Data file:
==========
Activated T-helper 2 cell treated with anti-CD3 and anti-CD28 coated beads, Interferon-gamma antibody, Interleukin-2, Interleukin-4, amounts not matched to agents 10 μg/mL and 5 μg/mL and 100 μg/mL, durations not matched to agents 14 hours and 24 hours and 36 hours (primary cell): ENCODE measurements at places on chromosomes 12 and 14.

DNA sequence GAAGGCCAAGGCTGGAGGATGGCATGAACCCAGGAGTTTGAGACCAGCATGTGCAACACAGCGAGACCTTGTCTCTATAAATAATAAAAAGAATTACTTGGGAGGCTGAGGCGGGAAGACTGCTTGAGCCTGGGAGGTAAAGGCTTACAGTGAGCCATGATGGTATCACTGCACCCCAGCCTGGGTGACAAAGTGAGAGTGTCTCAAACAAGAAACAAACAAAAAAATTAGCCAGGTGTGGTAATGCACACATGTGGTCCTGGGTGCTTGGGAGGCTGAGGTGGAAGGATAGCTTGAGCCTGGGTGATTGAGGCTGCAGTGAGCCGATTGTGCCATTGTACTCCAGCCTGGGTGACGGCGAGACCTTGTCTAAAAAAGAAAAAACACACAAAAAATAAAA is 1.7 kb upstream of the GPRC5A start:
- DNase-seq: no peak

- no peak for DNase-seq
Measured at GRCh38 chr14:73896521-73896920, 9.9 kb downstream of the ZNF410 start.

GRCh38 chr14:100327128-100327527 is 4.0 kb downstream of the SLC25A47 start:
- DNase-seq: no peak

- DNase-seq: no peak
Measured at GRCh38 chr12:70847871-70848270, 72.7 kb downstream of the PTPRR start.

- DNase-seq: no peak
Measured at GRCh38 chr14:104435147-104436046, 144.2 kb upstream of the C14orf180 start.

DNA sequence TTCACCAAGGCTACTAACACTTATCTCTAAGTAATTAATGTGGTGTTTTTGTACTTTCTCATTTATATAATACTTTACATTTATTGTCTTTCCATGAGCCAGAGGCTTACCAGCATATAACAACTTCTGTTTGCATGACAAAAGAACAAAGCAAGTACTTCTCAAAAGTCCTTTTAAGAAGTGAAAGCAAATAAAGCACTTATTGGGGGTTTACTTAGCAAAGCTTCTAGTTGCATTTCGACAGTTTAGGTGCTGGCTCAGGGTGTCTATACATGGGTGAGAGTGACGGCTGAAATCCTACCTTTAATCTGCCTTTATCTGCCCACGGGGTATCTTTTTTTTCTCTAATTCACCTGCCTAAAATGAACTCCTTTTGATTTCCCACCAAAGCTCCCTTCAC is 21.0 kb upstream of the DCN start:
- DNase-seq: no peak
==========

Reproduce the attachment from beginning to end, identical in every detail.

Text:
Activated T-helper 2 cell treated with anti-CD3 and anti-CD28 coated beads, Interferon-gamma antibody, Interleukin-2, Interleukin-4, amounts not matched to agents 10 μg/mL and 5 μg/mL and 100 μg/mL, durations not matched to agents 14 hours and 24 hours and 36 hours (primary cell): ENCODE measurements at places on chromosomes 12 and 14.

DNA sequence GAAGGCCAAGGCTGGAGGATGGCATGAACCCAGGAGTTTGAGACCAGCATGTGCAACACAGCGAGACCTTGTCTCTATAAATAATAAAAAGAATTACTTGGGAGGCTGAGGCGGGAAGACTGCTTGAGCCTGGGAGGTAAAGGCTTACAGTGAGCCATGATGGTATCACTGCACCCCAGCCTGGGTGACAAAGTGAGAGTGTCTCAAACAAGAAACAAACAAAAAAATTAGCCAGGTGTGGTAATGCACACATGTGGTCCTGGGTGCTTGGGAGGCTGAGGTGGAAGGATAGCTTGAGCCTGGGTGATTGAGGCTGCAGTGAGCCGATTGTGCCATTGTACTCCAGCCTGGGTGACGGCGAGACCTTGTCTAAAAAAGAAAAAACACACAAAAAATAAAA is 1.7 kb upstream of the GPRC5A start:
- DNase-seq: no peak

- no peak for DNase-seq
Measured at GRCh38 chr14:73896521-73896920, 9.9 kb downstream of the ZNF410 start.

GRCh38 chr14:100327128-100327527 is 4.0 kb downstream of the SLC25A47 start:
- DNase-seq: no peak

- DNase-seq: no peak
Measured at GRCh38 chr12:70847871-70848270, 72.7 kb downstream of the PTPRR start.

- DNase-seq: no peak
Measured at GRCh38 chr14:104435147-104436046, 144.2 kb upstream of the C14orf180 start.

DNA sequence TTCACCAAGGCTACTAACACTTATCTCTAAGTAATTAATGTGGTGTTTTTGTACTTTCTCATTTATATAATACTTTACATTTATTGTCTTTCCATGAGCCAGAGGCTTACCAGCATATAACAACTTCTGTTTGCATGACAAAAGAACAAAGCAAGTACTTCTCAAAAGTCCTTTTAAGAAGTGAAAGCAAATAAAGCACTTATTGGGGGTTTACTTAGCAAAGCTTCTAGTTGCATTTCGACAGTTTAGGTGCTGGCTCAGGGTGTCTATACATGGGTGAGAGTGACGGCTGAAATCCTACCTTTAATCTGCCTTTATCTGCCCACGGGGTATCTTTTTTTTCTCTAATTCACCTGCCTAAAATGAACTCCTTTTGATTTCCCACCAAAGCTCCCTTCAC is 21.0 kb upstream of the DCN start:
- DNase-seq: no peak